There But for the Grace of…

Bad information is often worse than no information. And bad information that masquerades as good information is the worst of all. In our legal system, eye-witness testimony is given a special status as being especially reliable. But we now know that human memory is, in fact, surprisingly fallible and malleable.

So when the news of Brian Williams being suspended for embellishing stories of his experiences in Iraq, I immediately thought the problem was faulty memory more than malice. An Article in Slate and a entire You are Not so Smart Podcast jumped into the fray to show how everyone, not just trusted news anchors, is susceptible to being mislead by inaccurate recollections, for example:

Don’t think “but this memory is different.” People may think that particularly important or vivid memories are inherently authentic and immune to distortion, but they are not. In fact, important memories may be recounted more often than mundane ones, and each recounting has the potential to introduce new distortions. Brian Williams’ Iraq memory seems to have transformed progressively, much like the mutating messages in a child’s game of telephone, spiraling away from the truth over the years.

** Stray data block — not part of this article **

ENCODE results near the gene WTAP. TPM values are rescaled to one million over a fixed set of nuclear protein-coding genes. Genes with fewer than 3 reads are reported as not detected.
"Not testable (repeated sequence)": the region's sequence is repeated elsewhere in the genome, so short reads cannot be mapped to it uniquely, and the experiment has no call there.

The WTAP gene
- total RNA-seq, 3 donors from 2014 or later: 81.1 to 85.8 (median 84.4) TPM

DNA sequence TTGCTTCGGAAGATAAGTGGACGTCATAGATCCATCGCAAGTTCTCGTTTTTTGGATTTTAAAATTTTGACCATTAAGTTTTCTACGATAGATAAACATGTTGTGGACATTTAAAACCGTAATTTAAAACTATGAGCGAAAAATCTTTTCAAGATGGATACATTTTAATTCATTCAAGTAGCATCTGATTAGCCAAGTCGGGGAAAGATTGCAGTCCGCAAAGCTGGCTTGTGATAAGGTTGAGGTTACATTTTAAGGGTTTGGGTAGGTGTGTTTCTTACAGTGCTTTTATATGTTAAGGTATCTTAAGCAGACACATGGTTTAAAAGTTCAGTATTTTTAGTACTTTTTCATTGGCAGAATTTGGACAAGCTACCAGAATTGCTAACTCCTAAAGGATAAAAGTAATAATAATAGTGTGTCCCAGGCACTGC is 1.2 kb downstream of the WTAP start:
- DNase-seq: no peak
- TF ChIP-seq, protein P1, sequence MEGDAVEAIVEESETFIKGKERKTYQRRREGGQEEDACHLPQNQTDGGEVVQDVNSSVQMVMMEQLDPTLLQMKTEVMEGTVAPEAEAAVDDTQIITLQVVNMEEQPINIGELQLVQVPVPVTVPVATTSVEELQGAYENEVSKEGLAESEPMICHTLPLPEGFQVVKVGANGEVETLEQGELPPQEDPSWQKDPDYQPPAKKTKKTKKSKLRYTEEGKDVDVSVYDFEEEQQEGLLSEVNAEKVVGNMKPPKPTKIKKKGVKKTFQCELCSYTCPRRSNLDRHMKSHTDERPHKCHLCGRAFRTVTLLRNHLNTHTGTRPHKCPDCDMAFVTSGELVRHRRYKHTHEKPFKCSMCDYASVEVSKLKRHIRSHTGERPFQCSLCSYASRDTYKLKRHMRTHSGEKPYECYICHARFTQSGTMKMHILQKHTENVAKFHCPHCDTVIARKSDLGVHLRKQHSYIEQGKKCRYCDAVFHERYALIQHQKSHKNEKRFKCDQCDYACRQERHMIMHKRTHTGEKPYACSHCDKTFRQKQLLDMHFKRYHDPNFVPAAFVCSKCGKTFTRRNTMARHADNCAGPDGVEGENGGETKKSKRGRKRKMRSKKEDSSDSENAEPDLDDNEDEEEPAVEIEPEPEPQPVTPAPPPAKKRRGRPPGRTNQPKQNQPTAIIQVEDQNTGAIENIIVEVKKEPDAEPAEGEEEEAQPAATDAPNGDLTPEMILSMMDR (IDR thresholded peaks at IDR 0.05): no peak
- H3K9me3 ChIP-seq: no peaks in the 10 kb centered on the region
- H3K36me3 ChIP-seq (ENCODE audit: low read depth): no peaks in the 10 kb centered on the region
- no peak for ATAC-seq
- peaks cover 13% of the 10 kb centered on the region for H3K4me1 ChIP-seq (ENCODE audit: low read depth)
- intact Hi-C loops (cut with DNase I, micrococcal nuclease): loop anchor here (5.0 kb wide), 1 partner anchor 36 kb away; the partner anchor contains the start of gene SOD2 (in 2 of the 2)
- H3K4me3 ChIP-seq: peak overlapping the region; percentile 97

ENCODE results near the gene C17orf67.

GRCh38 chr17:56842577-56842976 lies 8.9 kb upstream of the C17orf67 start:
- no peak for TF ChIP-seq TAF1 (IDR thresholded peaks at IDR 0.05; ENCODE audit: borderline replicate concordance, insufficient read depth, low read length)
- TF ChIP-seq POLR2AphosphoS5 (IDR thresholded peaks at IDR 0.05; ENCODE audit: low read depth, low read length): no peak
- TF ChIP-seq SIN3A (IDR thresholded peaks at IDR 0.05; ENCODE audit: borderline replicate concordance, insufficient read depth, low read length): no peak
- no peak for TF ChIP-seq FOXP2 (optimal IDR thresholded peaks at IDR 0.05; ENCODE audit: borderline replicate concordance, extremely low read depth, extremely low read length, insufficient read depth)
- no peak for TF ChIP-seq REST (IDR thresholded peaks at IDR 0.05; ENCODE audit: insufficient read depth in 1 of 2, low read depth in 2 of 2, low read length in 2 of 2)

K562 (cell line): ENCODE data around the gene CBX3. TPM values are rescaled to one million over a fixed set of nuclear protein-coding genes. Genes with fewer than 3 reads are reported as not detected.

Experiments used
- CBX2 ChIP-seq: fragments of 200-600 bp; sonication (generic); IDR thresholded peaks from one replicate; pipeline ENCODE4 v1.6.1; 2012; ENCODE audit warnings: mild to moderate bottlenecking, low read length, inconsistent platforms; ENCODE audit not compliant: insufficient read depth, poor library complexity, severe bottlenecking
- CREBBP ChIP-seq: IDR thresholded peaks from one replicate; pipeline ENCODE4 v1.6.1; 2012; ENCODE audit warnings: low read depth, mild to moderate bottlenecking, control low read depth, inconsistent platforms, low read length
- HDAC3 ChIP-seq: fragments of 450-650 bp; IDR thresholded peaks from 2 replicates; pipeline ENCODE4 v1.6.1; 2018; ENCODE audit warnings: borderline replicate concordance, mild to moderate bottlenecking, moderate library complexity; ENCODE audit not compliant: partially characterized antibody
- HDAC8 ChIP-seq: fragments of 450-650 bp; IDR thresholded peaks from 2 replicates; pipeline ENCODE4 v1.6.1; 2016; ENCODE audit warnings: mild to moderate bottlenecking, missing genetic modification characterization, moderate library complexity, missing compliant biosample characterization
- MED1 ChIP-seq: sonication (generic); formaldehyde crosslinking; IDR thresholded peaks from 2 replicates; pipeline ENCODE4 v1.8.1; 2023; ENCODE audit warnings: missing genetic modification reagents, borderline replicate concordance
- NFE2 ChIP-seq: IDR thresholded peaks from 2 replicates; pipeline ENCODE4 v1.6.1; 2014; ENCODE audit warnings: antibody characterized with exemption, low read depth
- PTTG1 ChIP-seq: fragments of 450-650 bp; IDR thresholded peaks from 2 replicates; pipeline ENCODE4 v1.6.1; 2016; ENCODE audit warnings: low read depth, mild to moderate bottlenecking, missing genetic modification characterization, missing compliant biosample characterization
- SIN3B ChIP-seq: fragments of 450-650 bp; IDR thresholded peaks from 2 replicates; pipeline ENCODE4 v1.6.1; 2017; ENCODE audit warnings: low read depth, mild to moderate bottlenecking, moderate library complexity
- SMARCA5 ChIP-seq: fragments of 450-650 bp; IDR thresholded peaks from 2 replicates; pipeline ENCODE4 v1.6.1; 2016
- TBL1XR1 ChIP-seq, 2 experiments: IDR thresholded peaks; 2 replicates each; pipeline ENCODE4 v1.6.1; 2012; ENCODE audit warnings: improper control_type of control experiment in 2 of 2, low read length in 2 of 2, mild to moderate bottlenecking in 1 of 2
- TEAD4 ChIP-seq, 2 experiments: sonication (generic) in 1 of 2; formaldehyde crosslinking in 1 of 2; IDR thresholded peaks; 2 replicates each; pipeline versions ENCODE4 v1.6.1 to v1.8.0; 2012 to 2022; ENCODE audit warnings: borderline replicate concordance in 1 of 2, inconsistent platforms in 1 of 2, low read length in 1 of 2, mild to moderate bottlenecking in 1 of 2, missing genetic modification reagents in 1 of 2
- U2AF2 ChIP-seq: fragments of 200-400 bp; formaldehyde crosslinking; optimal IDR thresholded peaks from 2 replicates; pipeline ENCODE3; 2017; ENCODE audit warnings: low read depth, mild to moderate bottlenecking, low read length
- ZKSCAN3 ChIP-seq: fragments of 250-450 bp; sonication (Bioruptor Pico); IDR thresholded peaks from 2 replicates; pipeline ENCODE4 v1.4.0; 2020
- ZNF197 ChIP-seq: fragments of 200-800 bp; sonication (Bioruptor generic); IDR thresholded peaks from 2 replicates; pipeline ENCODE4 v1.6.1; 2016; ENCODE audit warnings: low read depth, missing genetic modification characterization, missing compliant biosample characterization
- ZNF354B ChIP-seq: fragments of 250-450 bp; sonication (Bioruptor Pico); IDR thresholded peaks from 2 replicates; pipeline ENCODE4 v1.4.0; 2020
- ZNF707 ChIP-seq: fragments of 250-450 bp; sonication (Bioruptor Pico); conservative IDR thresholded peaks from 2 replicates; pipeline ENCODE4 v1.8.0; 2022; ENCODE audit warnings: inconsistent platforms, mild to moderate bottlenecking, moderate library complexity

It is known that with little effort, false memories can be implanted, and our version of events is continually being updated by our current feelings and state of mind. Part of the solution is to externalize our memories in records so we are less reliant on our memory alone.

Advertisements

Author: lnemzer

Assistant Professor Nova Southeastern University

Leave a Reply

Fill in your details below or click an icon to log in:

WordPress.com Logo

You are commenting using your WordPress.com account. Log Out / Change )

Twitter picture

You are commenting using your Twitter account. Log Out / Change )

Facebook photo

You are commenting using your Facebook account. Log Out / Change )

Google+ photo

You are commenting using your Google+ account. Log Out / Change )

Connecting to %s